$27,000 melons? Unwrapping the high price of Japan’s luxury fruit habit
It looks like a jewelry shop with its high-end exterior.
But a peek inside the sparkling glass display cases at any of Sembikiya‘s Tokyo outlets reveals expensive treasures of a surprising kind.
From heart-shaped watermelons to “Ruby Roman” grapes, which are the size of a ping pong ball, this retailer specializes in selling mouth-watering produce at eye-watering prices.
Expensive, carefully-cultivated fruit, however, is not unique to Sembikiya‘s stores.
Across Japan, such products regularly sell for tens of thousands of dollars at auction. In 2016, a pair of premium Hokkaido cantaloupe sold for a record $27,240 (3 million yen).
“Fruits are treated differently in Asian culture and in Japanese society especially,” Soyeon Shim, dean of the School of Human Ecology at the University of Wisconsin-Madison, tells CNN. “Fruit purchase and consumption are tied to social and cultural practices.
“It is not only an important part of their diet, but, perhaps more importantly, fruit is considered a luxury item and plays an important and elaborate ritual part in Japan’s extensive gift-giving practices.”
Cultivating high-end produce usually involves meticulous, labor-intensive practices developed by Japanese farmers.
“It’s hard getting the shape of these strawberries right — they can sometimes turn out like globes,” says Okuda Nichio, of his highly-prized Bijin-hime (beautiful princess) strawberries, which he tries to grow “scoop-shaped”.
“It’s taken me 15 years to reach this level of perfection.”
Nichio’s strawberries each take 45 days to grow at his Okuda farm in Gifu prefecture, and although he won’t go into detail about how they are produced — “I can’t tell you exactly what the methods are because otherwise everyone else will catch on” — he believes it is time well spent.
His largest tennis-ball sized strawberries, of which he only produces around 500 a year, usually sell for more than 500,000 yen ($4,395) each.
Rarity is a tactic also employed by the producers of Japan’s “Ruby Roman” grapes, who offer just 2,400 bunches of the large red fruit each year.
The grapes were cultivated to fill a gap in the Japanese luxury fruit market, according to Ruby Roman spokesman Hirano Keisuke.
“These grapes look big and red — like a ruby. It’s been a painstaking process to achieve that red color,” he says.
First released in 2008, today individual bunches can sell for over 100,000 yen ($880) each — but that price can go much higher.
Holding just 30 grapes in total, that record-breaking bunch essentially sold for $320 per grape.
Gifts of perfection
So why are Japanese consumers willing to pay so much for their fruit?
Whereas in many Western cultures apples and oranges are prized for their nutritional value, the Japanese see fruit in almost spiritual terms, regularly offering it to the gods on their butsudan — or home altars — and Buddhist steps.
For this reason, high-end fruit has come to be viewed as an important symbol of respect.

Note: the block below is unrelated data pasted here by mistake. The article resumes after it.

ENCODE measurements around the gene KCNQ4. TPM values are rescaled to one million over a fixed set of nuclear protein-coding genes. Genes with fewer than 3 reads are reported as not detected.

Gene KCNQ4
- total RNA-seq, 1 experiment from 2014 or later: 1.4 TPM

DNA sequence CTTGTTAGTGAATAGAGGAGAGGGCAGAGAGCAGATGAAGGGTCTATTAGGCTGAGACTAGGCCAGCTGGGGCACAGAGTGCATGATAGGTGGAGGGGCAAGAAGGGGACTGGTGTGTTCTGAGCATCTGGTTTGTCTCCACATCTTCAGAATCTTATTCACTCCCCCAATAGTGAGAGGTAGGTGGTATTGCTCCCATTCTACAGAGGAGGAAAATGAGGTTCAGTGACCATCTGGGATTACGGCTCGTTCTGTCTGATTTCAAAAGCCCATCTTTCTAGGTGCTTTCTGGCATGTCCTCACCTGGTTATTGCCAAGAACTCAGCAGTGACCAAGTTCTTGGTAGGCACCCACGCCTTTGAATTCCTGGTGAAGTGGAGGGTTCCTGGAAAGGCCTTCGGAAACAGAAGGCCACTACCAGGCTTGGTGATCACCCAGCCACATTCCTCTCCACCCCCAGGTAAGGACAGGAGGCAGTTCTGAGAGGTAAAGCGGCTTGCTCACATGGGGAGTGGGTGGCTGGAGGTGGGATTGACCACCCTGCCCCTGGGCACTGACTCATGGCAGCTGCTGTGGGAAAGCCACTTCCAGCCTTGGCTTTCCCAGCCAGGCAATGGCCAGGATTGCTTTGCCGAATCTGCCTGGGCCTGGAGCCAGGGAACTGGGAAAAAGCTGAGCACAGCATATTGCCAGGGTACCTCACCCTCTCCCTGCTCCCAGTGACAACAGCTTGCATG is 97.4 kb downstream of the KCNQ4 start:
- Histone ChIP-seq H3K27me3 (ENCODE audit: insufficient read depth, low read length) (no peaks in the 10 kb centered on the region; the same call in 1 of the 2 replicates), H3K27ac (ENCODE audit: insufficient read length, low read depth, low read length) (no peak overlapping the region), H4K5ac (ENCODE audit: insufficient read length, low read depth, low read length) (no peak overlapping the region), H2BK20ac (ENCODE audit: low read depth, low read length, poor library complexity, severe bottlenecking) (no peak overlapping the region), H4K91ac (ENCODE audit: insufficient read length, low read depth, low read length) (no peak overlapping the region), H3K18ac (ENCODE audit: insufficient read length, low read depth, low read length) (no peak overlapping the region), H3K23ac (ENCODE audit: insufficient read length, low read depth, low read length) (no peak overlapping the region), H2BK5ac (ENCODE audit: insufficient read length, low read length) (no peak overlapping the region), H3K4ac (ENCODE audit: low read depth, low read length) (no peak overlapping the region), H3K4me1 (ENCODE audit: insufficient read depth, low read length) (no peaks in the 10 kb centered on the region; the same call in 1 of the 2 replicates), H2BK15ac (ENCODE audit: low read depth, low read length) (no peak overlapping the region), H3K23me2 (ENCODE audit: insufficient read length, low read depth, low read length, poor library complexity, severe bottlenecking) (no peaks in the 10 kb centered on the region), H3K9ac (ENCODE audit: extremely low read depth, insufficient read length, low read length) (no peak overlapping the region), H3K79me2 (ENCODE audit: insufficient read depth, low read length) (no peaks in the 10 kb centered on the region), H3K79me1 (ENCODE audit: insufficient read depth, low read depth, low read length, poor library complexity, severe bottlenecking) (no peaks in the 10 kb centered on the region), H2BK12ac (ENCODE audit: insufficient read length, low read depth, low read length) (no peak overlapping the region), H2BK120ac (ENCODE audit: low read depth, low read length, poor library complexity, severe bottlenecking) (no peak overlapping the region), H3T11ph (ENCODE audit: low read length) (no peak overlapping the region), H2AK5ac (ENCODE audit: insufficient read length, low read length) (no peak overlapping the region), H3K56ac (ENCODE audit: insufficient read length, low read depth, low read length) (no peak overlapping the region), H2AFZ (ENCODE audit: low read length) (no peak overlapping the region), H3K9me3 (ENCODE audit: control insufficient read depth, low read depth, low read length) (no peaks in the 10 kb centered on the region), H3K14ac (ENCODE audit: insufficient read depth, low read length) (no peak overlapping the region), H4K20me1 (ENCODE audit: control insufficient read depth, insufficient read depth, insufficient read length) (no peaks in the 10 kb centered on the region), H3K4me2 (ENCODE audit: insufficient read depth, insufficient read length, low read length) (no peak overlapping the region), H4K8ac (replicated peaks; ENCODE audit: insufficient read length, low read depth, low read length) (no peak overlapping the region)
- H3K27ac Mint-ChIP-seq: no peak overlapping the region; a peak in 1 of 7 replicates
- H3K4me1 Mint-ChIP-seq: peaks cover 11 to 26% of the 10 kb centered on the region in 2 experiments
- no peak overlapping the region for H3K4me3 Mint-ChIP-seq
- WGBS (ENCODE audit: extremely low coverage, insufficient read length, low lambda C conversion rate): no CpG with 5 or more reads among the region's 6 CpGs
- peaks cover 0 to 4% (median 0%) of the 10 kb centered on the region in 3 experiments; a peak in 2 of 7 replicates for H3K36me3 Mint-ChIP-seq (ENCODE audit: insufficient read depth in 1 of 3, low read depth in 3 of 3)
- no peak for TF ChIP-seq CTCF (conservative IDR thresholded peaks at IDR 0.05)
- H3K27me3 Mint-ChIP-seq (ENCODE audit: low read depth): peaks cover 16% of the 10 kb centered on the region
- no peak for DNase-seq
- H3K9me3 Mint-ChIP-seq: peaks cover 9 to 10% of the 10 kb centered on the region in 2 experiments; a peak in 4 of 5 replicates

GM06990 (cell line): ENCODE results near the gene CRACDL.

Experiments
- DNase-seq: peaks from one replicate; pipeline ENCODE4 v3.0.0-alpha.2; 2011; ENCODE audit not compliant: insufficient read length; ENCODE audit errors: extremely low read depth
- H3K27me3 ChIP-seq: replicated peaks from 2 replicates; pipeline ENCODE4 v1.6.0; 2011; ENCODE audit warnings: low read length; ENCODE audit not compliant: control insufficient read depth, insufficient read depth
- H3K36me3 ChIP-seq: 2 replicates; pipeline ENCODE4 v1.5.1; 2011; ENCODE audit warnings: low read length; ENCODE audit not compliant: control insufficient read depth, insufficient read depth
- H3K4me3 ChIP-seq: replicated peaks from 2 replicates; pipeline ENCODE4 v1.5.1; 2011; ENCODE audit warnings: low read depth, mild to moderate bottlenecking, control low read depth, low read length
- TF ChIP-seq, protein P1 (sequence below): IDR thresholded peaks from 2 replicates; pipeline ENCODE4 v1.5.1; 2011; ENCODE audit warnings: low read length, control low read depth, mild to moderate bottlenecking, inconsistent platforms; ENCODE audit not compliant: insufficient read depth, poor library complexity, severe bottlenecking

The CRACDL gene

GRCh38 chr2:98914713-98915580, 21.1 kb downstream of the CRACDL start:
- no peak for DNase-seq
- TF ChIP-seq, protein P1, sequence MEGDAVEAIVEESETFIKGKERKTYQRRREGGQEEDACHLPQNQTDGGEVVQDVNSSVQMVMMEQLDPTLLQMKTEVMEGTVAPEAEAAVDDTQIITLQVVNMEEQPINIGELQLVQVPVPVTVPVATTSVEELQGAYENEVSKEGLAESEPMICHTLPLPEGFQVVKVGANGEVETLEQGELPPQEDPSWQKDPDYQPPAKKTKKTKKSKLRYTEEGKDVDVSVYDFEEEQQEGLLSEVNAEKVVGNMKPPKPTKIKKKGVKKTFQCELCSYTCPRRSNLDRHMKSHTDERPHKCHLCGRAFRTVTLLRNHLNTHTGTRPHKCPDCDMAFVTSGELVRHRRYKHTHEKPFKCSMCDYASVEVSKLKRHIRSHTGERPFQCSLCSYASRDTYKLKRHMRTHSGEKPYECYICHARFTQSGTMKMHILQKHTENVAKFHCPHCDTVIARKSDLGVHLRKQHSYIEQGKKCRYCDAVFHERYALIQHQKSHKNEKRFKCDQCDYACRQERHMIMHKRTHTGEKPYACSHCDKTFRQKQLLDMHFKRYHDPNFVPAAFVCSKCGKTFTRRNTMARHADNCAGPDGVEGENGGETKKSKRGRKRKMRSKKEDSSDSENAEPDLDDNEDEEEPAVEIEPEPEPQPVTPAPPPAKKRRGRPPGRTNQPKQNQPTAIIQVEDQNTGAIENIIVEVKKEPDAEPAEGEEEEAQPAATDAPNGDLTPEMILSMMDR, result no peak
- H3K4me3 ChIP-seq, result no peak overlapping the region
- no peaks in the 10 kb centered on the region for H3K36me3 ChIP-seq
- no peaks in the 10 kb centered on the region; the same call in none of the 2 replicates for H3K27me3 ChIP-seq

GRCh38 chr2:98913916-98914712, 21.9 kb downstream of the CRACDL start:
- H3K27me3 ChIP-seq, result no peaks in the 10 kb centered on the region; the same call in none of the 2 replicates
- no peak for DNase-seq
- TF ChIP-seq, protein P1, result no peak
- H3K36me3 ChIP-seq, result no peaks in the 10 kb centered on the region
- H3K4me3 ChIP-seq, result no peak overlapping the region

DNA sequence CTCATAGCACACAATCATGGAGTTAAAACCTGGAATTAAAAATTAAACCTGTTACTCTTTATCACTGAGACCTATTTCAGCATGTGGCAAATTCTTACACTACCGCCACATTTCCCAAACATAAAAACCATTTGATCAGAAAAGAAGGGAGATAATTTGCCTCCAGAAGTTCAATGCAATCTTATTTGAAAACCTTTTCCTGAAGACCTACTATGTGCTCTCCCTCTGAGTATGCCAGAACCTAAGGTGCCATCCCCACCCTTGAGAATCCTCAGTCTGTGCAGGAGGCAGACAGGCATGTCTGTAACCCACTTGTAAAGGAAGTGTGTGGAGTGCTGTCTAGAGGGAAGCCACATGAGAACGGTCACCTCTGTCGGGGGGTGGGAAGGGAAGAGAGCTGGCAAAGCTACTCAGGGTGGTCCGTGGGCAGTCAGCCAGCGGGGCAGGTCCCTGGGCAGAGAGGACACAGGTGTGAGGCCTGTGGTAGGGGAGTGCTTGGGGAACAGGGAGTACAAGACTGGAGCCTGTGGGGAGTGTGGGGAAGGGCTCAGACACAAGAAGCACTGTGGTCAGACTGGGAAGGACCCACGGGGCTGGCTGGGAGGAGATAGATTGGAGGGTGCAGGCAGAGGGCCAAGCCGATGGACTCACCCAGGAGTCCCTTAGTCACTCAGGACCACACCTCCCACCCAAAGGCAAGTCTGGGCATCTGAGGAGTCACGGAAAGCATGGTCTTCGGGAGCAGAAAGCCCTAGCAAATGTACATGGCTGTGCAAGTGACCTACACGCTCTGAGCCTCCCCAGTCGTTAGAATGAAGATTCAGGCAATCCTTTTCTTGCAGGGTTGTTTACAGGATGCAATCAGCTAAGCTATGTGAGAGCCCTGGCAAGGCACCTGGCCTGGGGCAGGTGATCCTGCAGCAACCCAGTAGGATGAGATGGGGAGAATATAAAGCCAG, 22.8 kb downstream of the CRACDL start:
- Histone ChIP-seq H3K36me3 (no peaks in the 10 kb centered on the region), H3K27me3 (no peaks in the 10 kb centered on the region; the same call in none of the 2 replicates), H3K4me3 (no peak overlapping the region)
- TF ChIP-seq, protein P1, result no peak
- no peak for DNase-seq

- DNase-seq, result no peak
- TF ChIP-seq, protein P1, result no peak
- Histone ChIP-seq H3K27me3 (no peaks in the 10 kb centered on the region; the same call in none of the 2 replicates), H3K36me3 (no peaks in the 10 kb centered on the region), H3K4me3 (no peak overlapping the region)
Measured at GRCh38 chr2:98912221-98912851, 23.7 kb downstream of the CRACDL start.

“People purchase these expensive fruits to demonstrate how special their gifts are to the recipients, for special occasions or for someone socially important, like your boss,” says Shim, who has conducted extensive researched into Japan’s luxury fruit market.
Ken Gehrt, a professor of marketing at San Jose State University, in California, says the fruit is of particular importance during the gift-giving seasons of Ochugen and Oseibo, when presents are bestowed on people as a show of respect.
“Fine fruit is also given as part of the elaborately nuanced process of relationship cultivation in Japan,” adds Gehrt, who has conducted consumer research in Japan to help American fruit growers better understand the market.
The eye of the beholder
Great thought and presentation goes into even the smallest of fruit gifts.
As such single flawless strawberries are often sold in containers that resemble a jewelry box, while melons are individually wrapped and presented in ornate wooden boxes.
“It is said that the Japanese eat with their eyes. Certainly high-end fruit stands apart in terms of its beautiful appearance and the lovely way it is packaged and presented,” says Gehrt.
Rather than being a deterrent, for some consumers a high price tag adds prestige and signifies quality.
“In some ways, it’s like luxury chocolate, but giving it as a gift conveys status and regard for the other person,” explains Cecilia Smith Fujishima, a lecturer in comparative culture at Shirayuri University in Tokyo.
Although not all Japanese consumers buy expensive fruit to gift — many appreciate its rarefied taste.
But while many Japanese extol the exceptional flavors of these fruit, Smith Fujishima says it’s often too sweet for her Australian-raised tatste buds, and Western palettes in general.
“These fruits seem to be more delicious in a subtle way,” she says, hinting that the fine packaging and good marketing may influence people’s opinion on the taste.
“(People’s perceptions may also be affected by the fruit’s beautiful appearance and presentation as well as its more appealing texture.”